Automatic Choke

See also our Automatic Choke Adjustment Procedure.

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The following topics are discussed in this article -

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Function of the Automatic Choke

The function of the automatic choke is to regulate the air/fuel mixture during engine startup. It produces a higher concentration of fuel (a "richer" fuel/air mixture) when the engine is cold, then gradually increases the concentration of air (making the fuel mixture "leaner") as the engine warms up. This is accomplished by a butterfly valve in the throat of the carburetor, at the very top. When this valve is closed the flow of air is very much reduced and the fuel/air mixture is "rich." When the valve is open (i.e., the butterfly is standing straight up), the flow of air is maximized and the fuel/air mixture is "lean." The position of the choke butterfly valve (and thus the fuel/air ratio) is controlled by the round device on the upper right side of the carburetor with a wire attached to it. This is the automatic choke.

The black wire on the choke, as well as the black wire on the idle fuel cutoff valve (solenoid) in the side of the carburetor and the backup lights, all connect directly to the + side of the coil, which receives power from the ignition switch. This terminal on the coil is simply a convenient point to provide power to these components when the ignition is on.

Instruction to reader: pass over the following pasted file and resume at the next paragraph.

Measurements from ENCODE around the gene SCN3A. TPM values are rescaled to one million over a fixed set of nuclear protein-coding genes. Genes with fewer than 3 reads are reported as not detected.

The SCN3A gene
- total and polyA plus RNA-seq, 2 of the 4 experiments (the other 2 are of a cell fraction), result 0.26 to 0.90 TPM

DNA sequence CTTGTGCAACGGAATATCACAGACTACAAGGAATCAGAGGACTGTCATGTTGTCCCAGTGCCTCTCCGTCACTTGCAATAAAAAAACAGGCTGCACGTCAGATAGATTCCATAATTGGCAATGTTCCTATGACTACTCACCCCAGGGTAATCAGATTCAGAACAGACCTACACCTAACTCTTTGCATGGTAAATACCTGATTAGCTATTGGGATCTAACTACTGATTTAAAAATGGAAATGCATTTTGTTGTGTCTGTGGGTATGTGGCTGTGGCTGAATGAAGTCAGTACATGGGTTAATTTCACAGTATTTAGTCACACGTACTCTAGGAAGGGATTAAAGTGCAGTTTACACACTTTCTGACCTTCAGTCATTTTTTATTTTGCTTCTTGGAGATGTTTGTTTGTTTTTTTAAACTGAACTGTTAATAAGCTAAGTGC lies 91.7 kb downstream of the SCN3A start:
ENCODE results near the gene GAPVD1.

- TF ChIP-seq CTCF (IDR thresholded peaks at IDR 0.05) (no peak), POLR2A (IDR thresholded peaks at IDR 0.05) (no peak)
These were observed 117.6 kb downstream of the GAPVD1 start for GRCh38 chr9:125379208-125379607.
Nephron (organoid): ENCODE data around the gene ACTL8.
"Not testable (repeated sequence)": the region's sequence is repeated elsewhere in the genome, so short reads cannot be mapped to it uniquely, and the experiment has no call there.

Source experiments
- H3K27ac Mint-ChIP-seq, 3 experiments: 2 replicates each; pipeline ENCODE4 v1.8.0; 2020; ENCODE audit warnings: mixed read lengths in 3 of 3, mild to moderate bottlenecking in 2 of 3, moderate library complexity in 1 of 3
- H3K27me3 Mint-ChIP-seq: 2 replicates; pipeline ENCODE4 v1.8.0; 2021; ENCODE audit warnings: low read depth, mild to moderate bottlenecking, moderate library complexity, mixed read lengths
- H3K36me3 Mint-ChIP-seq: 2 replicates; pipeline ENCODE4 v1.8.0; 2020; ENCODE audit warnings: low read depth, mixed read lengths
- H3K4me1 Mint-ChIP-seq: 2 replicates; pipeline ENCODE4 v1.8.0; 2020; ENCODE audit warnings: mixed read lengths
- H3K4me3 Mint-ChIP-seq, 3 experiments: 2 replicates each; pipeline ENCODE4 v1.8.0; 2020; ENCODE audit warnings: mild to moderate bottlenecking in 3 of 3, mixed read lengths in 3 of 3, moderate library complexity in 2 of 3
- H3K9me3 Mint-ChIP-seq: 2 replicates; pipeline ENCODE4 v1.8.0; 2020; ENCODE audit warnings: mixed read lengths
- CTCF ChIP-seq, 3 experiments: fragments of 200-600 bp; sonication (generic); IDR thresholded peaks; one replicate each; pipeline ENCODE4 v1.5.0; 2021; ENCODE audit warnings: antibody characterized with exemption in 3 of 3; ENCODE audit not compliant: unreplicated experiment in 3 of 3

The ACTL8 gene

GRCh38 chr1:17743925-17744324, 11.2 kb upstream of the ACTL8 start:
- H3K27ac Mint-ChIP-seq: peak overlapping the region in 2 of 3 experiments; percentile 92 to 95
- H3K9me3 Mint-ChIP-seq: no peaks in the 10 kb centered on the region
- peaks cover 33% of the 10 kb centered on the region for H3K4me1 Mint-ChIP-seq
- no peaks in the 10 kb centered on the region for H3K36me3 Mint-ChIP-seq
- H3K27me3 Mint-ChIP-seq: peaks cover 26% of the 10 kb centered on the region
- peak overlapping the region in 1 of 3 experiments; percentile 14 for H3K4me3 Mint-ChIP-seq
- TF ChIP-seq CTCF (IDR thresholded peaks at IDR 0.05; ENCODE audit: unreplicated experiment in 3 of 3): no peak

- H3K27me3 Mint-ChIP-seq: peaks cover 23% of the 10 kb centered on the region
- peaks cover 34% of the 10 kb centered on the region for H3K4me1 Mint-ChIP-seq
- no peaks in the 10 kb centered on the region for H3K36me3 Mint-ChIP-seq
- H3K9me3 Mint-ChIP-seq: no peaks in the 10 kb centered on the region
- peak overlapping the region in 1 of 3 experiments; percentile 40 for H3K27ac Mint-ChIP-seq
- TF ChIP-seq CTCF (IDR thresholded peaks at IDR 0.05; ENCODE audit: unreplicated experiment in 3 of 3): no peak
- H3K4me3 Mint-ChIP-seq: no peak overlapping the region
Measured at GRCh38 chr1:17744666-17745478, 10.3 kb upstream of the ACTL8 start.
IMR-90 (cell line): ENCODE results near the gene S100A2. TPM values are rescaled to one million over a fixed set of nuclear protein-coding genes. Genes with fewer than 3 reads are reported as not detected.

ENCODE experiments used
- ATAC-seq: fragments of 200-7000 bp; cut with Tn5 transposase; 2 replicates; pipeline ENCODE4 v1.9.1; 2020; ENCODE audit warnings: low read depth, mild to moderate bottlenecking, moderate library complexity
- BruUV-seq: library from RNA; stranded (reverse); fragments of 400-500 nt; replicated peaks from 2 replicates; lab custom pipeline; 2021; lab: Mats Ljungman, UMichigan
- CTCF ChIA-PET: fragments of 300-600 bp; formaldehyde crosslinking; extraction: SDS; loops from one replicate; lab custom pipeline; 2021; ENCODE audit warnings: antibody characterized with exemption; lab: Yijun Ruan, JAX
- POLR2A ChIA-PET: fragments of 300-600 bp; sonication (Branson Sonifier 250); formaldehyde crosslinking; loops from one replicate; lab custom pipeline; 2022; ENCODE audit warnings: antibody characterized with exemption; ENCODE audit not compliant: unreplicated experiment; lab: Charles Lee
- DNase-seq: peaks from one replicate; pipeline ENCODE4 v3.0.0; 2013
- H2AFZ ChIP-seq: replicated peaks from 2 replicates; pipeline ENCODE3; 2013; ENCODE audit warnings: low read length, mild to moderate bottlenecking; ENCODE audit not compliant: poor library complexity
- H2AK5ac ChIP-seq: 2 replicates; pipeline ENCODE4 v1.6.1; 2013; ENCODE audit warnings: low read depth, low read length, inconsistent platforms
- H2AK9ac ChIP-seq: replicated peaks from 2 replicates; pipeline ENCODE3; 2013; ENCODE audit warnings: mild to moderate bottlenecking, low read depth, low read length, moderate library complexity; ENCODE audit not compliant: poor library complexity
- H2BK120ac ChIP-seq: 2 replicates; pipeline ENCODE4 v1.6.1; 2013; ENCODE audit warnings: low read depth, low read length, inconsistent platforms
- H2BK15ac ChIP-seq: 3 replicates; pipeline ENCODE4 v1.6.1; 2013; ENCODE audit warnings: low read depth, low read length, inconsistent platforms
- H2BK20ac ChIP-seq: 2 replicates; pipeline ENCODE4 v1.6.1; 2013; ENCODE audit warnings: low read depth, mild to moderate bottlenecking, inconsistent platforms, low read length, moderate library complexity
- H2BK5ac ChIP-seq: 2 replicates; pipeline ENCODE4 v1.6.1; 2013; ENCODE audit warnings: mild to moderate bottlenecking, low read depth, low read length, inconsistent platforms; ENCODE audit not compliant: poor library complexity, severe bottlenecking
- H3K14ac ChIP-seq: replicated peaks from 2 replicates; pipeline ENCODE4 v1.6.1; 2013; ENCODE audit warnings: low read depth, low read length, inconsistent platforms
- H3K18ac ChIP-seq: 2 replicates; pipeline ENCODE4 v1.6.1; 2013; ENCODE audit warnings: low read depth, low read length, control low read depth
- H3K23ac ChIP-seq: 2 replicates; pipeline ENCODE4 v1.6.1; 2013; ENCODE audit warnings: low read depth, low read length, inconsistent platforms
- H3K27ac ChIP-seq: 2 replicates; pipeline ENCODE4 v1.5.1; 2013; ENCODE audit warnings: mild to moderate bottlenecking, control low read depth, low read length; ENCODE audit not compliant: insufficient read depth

Note: It is very important to note that in VW wiring, black insulation means "has power with the ignition turned on."

The way the choke works is this: When the engine is cold the choke closes up so it's ready for a cold start (i.e., "rich" fuel/air mixture). When you press the throttle, the stepped cam on the left side of the carburetor (left is left side of the car) will rotate to match the closed choke and so will hold the throttle at high-idle, which is needed to keep a cold engine running. When you turn the ignition on, power flows to the coil for the ignition system; it also opens the idle fuel cutoff valve (solenoid) so the car will idle, and it also starts opening the choke. A heating element (the round thing on the right side at the top of the carburetor) expands as the electrical current to it warms it up. This starts to slowly open the choke and rotate the stepped cam so that the high-idle gradually drops back to normal.

It takes about a minute for the choke to open completely (depending on how cold the weather is to start with). When the choke is fully open, the butterful valve in the throat of the carburetor will be standing straight up. You should drive straight off - don't let it idle first to warm up the engine. This gets heat into the engine at about the same speed as the choke opens up, so the car will run smoothly (with choke) on a cold morning, and also run smoothly as the engine warms up. On a really hot day, the choke will not close up much at all with the engine off, as the engine is already somewhat warm (per the ambient temperature).

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Design/Operation

On a cold morning before you start the engine, take the air cleaner off and look down the carburetor throat. Just under the accelerator pump delivery tube is the choke butterfly. Pull the throttle arm back gently and rotate the stepped cam rearward. As you do this, the choke should close across the throat of the carburetor. If it doesn't close almost right up, it can be adjusted.